An American Childhood showed me just how good a writer Annie Dillard is, or was, since she retired after publishing her novel The Maytrees. Not everyone will like this memoir, because not everyone will find it interesting enough to put up with its lack of dramatic events.

Truth be told, it drags for me in places, but I enjoyed it even more the second time. And it’s great for writers to read because in it Dillard does everything: she creates using scene, summary, reflection, and a complex persona—plus she tackles that thorny conceptual issue. The reflective expository passages, as in all those quoted above, show as well how artful exposition can be.

But the book’s strength is its weakness, of course, that deeply interior and intellectual concern—one that demanded a fully developed narrative persona. In his review for The New York Times Book Review, Noel Perrin fingers the risk Dillard took and finds her memoir wanting:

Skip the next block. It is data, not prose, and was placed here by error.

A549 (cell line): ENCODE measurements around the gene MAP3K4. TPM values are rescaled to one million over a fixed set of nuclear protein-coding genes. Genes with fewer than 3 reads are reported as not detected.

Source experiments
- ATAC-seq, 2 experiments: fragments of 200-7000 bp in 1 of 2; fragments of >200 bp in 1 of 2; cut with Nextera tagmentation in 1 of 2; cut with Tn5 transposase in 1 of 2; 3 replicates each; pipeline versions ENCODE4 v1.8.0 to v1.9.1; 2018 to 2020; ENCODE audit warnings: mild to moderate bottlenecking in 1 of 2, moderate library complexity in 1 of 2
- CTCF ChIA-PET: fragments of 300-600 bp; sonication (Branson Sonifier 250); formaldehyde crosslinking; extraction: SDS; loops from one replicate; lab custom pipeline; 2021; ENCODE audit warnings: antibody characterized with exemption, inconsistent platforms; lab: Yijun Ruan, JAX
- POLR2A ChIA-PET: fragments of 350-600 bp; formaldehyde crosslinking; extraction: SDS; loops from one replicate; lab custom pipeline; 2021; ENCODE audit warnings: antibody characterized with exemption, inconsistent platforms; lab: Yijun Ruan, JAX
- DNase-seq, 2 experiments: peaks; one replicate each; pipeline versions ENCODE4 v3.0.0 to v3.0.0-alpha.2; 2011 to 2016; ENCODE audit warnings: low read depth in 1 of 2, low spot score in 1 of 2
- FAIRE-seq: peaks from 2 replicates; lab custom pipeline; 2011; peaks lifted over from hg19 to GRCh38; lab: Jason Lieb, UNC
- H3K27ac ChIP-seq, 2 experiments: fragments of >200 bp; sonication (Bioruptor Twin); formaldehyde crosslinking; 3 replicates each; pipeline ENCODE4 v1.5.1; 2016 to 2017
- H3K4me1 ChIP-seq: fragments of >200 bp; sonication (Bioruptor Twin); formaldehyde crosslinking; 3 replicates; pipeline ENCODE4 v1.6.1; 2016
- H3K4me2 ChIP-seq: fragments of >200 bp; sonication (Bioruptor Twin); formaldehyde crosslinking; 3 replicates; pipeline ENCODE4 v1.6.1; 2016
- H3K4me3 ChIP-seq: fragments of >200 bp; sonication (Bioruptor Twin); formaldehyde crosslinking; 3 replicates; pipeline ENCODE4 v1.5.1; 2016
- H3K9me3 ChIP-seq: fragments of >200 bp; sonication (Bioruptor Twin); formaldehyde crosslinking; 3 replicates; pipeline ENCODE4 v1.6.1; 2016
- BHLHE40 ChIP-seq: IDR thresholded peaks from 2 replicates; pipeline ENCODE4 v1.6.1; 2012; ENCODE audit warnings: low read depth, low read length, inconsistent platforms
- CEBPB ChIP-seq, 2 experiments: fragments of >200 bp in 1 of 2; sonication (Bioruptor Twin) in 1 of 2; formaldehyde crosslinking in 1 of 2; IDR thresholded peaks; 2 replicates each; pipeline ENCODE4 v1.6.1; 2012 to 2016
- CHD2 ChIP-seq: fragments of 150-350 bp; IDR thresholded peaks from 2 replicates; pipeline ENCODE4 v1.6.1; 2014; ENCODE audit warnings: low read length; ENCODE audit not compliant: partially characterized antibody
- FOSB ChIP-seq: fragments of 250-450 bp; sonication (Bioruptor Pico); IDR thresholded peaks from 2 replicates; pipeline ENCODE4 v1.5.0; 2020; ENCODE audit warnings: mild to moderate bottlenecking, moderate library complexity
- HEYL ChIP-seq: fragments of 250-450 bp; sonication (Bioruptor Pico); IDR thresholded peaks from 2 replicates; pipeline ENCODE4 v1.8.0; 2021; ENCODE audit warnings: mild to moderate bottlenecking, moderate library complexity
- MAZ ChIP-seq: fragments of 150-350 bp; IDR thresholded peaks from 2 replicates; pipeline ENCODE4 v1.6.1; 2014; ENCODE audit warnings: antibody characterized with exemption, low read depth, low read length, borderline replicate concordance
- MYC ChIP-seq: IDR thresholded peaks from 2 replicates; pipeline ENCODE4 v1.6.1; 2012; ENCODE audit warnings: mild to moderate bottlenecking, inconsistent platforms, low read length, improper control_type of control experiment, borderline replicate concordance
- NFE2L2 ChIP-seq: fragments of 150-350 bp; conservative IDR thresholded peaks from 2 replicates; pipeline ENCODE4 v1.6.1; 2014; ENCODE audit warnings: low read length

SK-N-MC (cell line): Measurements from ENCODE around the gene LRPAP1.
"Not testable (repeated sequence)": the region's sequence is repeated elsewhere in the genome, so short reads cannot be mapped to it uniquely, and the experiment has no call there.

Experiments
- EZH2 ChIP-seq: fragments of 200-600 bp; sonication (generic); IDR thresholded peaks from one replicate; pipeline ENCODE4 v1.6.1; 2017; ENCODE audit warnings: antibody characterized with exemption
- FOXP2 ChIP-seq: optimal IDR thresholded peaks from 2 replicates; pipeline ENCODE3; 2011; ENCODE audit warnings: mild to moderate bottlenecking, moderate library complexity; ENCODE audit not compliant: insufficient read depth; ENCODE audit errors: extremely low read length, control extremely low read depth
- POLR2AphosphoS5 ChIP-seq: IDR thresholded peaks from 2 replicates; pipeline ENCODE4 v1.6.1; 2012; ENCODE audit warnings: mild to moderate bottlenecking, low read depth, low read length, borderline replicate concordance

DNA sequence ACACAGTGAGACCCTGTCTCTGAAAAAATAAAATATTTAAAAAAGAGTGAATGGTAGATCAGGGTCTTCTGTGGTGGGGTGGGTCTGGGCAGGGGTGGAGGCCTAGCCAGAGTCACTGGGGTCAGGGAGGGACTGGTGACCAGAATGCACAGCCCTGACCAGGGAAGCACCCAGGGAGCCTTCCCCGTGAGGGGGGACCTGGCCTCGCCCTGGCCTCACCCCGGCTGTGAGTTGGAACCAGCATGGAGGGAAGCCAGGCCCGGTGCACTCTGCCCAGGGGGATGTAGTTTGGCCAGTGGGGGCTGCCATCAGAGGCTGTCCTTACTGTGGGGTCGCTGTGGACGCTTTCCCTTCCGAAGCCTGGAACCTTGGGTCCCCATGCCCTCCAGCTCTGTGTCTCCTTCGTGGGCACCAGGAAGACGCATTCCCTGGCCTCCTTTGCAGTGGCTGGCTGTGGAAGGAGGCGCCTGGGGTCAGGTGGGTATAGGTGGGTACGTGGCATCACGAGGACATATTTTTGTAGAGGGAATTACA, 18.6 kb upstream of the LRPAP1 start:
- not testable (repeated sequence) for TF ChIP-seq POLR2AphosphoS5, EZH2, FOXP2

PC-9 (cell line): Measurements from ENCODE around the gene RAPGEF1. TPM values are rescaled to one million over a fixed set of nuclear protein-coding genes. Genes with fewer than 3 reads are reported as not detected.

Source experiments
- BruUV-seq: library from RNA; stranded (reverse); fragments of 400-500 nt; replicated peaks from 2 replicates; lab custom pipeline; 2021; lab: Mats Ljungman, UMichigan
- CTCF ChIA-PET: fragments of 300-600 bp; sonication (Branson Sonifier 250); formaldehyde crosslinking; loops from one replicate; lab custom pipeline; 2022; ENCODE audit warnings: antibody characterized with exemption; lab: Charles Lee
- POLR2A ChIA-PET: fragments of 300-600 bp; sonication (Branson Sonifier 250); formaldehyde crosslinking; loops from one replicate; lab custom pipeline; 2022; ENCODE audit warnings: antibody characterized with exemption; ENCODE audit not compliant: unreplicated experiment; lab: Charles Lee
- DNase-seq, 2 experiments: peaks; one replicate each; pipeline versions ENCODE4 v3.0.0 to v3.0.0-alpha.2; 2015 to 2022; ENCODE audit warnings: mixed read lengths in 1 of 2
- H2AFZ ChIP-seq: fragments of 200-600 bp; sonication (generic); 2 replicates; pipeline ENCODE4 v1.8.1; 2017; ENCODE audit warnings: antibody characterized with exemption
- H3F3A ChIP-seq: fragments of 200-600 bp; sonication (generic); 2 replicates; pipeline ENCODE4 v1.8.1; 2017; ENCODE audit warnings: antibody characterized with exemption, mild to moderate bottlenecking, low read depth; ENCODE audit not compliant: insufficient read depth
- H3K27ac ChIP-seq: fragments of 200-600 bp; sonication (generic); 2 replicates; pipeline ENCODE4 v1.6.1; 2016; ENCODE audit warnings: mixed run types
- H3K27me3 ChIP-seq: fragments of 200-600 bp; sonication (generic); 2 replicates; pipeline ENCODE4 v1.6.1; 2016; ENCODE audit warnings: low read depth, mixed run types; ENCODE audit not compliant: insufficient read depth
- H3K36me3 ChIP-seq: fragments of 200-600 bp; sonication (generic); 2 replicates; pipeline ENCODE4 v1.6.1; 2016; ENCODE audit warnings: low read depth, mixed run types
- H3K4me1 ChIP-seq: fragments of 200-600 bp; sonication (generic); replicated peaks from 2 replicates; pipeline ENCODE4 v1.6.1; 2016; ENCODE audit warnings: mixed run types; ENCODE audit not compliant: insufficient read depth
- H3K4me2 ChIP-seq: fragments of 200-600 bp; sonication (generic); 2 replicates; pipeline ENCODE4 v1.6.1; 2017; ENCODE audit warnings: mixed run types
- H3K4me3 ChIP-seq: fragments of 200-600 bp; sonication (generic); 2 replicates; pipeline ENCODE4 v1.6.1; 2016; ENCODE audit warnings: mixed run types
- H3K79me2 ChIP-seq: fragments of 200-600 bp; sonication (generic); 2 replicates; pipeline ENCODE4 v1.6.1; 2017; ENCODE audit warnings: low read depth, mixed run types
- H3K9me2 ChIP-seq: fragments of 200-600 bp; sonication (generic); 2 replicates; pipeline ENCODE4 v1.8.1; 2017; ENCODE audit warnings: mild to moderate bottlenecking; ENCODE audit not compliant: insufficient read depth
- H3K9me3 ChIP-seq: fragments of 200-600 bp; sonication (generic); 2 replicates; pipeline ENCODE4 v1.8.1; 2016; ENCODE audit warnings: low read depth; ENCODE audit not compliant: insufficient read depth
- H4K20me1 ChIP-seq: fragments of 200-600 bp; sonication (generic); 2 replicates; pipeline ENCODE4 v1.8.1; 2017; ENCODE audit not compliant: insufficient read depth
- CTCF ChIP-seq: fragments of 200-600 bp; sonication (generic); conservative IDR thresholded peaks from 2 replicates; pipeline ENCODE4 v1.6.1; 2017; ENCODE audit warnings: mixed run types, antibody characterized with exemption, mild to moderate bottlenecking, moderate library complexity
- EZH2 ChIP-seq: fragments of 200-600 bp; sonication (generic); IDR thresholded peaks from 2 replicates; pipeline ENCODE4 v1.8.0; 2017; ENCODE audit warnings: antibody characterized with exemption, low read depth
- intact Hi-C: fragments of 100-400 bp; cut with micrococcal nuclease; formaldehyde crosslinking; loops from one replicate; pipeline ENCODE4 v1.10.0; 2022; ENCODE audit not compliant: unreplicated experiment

And yet, ”An American Childhood” is not quite as good as it at first promised to be. By choosing to make the book an account of the growth of her mind, an inner rather than an outer narrative, Ms. Dillard almost necessarily forfeited plot. Except at the end, the book does not build; there is no continuous narrative. And though scores of people appear, only two of them are real characters: Annie Dillard herself and, for one wonderful chapter, her mother.

A writer really can’t win. Maybe Francine Prose would have liked An American Childhood better than he, but Dillard drew Perrin, who speaks for regular readers, after all, not just for the literati. Her focus must intrigue you or at least make you wonder if she can pull it off.

To his point about her mother, and exercising my reader’s prerogative here, I realized this time through that I don’t especially like her mother. Not that one has to. Finding myself cooling toward the self-amused woman added to my enjoyment.